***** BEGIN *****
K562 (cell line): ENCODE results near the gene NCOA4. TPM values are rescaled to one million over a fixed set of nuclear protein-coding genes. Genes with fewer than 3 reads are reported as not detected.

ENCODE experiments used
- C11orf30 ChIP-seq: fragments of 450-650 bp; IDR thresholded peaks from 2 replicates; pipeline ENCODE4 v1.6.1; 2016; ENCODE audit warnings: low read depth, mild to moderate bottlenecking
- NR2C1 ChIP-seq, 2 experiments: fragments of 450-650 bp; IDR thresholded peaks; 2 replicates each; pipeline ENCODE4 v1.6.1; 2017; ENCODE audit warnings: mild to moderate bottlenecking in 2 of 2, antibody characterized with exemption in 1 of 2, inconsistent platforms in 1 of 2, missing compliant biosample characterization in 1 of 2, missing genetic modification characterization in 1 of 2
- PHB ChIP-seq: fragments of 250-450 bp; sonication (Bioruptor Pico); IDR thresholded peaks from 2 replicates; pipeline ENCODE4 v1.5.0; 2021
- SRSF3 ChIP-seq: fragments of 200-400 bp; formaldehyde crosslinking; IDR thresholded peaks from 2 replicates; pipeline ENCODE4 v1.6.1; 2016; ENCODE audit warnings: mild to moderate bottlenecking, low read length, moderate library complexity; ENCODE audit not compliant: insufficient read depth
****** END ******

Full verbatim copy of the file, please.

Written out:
K562 (cell line): ENCODE results near the gene NCOA4. TPM values are rescaled to one million over a fixed set of nuclear protein-coding genes. Genes with fewer than 3 reads are reported as not detected.

ENCODE experiments used
- C11orf30 ChIP-seq: fragments of 450-650 bp; IDR thresholded peaks from 2 replicates; pipeline ENCODE4 v1.6.1; 2016; ENCODE audit warnings: low read depth, mild to moderate bottlenecking
- NR2C1 ChIP-seq, 2 experiments: fragments of 450-650 bp; IDR thresholded peaks; 2 replicates each; pipeline ENCODE4 v1.6.1; 2017; ENCODE audit warnings: mild to moderate bottlenecking in 2 of 2, antibody characterized with exemption in 1 of 2, inconsistent platforms in 1 of 2, missing compliant biosample characterization in 1 of 2, missing genetic modification characterization in 1 of 2
- PHB ChIP-seq: fragments of 250-450 bp; sonication (Bioruptor Pico); IDR thresholded peaks from 2 replicates; pipeline ENCODE4 v1.5.0; 2021
- SRSF3 ChIP-seq: fragments of 200-400 bp; formaldehyde crosslinking; IDR thresholded peaks from 2 replicates; pipeline ENCODE4 v1.6.1; 2016; ENCODE audit warnings: mild to moderate bottlenecking, low read length, moderate library complexity; ENCODE audit not compliant: insufficient read depth